Hall and others offer the following advice about how to improve physician-patient relationships, particularly with sicker patients:
1. Triage visits to allow more time with sicker patients.
"An important consideration in satisfaction, particularly with primary care providers, is the amount of time the patient feels they’re able to relay their concerns," notes Rosenthal. Setting aside more time for patients with poor health status "may allow more time for patient visits and for them to get everything they want to say on the table," he says.
Feeling pressed for time while trying to address the many concerns of sicker patients can contribute to physician dissatisfaction. And patients who feel they have unmet needs are more likely to rate their physicians lower or even to change physicians, Rosenthal says.
2. Make some social connection, however brief.
It is understandable why physicians make less light talk with patients who have grave health concerns. But they need to realize that making a personal connection with patients, however brief, alters the overall tone of the communication, says Roter.
"They should be well aware that they probably are engaging in a trade-off in which social amenities are giving way to a down-to-business brusqueness. It creates tension in the visit," she says.
In fact, Hall’s research indicates a causal link. "When there’s less social conversation, patients are less satisfied," she says.
Techniques to improve communication may be as simple as maintaining eye contact while talking to patients, shaking their hands when greeting them, and asking how they are dealing with the challenges the disease brings them in their daily lives.
"There are ways to make a patient feel human and valued without spending a long time having idle conversation the warmth of a greeting, trying to remember something about the patients so they know you know you’ve seen them before," advises Hall.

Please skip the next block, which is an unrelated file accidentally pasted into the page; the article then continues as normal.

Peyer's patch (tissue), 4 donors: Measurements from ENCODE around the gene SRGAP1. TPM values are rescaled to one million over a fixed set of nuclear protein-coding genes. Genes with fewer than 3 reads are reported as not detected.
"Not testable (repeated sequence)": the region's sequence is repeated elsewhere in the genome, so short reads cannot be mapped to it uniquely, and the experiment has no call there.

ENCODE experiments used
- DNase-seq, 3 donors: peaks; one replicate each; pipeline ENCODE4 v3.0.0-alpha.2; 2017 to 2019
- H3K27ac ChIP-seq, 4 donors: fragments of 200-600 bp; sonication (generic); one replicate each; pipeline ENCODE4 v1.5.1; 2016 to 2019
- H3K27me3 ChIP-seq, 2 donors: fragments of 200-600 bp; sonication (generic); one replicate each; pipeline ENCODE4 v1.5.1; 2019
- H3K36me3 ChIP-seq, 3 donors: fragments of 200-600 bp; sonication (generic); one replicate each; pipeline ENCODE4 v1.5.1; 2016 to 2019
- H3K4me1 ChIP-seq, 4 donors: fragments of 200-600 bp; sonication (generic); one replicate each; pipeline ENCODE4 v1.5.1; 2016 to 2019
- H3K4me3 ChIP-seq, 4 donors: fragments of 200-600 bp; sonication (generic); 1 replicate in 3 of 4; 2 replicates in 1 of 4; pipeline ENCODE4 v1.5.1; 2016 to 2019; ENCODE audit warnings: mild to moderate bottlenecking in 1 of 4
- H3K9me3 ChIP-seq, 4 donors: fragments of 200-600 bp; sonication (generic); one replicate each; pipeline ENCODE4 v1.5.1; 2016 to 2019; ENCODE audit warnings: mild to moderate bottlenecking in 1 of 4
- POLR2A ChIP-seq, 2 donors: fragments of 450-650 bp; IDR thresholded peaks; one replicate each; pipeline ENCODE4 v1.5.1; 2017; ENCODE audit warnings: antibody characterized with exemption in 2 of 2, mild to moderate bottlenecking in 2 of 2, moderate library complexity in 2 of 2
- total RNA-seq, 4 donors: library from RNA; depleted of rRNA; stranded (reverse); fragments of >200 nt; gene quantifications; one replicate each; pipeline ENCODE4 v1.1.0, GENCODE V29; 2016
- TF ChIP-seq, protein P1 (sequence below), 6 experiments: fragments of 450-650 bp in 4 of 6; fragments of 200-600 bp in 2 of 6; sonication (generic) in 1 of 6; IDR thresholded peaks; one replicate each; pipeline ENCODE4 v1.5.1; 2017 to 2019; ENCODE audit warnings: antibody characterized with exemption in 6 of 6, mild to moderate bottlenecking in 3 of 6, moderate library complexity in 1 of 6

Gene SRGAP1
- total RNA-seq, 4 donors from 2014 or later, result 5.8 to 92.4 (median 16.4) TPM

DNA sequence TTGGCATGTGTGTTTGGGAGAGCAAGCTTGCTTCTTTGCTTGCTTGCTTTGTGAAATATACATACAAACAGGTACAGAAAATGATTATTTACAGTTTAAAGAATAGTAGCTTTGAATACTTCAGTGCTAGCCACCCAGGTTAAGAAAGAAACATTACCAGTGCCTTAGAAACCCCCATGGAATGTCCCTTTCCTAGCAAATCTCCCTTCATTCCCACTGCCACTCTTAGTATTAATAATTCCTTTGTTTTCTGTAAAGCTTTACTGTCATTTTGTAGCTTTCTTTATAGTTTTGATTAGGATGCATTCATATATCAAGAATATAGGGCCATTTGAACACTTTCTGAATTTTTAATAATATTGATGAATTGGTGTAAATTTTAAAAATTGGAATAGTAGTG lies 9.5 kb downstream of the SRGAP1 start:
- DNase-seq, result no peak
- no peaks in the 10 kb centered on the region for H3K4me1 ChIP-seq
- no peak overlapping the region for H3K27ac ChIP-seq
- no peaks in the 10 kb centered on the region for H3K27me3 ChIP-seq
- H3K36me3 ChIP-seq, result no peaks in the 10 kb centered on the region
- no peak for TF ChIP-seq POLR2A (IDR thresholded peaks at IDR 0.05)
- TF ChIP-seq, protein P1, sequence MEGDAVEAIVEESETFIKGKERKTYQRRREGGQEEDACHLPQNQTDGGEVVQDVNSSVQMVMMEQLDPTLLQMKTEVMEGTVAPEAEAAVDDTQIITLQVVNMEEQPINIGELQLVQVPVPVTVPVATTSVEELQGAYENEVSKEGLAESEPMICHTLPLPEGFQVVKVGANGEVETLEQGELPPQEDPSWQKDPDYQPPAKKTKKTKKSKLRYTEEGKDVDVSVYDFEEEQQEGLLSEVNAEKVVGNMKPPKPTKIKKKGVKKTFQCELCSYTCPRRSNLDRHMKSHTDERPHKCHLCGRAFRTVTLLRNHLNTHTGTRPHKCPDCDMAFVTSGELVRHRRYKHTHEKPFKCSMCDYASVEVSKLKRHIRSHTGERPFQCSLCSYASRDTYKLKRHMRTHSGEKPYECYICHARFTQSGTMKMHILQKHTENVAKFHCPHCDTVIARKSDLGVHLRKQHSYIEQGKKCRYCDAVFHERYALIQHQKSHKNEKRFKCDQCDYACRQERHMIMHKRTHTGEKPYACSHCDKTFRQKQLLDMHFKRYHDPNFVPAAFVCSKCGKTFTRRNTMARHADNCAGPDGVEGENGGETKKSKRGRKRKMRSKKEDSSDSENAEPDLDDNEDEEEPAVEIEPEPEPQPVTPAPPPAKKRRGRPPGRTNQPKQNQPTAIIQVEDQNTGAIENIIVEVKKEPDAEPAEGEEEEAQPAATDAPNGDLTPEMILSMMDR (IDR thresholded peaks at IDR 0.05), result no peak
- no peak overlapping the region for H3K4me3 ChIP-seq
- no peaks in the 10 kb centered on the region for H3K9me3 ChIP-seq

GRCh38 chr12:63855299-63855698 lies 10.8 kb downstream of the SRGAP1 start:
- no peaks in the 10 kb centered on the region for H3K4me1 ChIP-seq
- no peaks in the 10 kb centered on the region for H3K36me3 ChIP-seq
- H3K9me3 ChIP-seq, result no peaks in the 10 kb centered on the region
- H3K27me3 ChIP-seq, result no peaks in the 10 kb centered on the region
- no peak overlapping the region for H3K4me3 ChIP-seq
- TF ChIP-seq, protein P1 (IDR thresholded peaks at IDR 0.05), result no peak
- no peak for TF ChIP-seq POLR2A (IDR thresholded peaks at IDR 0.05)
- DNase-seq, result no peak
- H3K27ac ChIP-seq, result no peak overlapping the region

3. Consider the patients’ perspective of their health status.
Patients’ ratings of their own mental and physical health status differ significantly from the physicians’ ratings of them, Roter says.
"Patients who don’t have much wrong with them but are depressed or anxious downgrade their physical states," she says. "The opposite seems true with doctors. They weigh physical complaints much more heavily than the emotional."
Communication style is more closely linked to physicians’ rating of patient health status, she says. In others words, if the physician considers the patient to be in poor health, he or she will approach the visit in a more businesslike, biomedical, and less sociable manner.
To improve patient satisfaction, physicians should consider how patients are feeling about their health problems, says Roter. In fact, physicians may discover that the patients’ mental health status aren’t as good as they thought.
"They have to ask, What’s going on in your life, and how are you feeling? How are you coping with the day-to-day challenges?’" she says.
4. Address the patients’ expectations of their care.
"These are patients who probably have greater unmet needs, says Rosenthal.
Their health problems are more challenging, and physicians have more opportunities to fail to resolve their concerns, he says.
Asking patients what they expect from the visits and giving them greater choices in their treatment options can enhance satisfaction, communication experts say.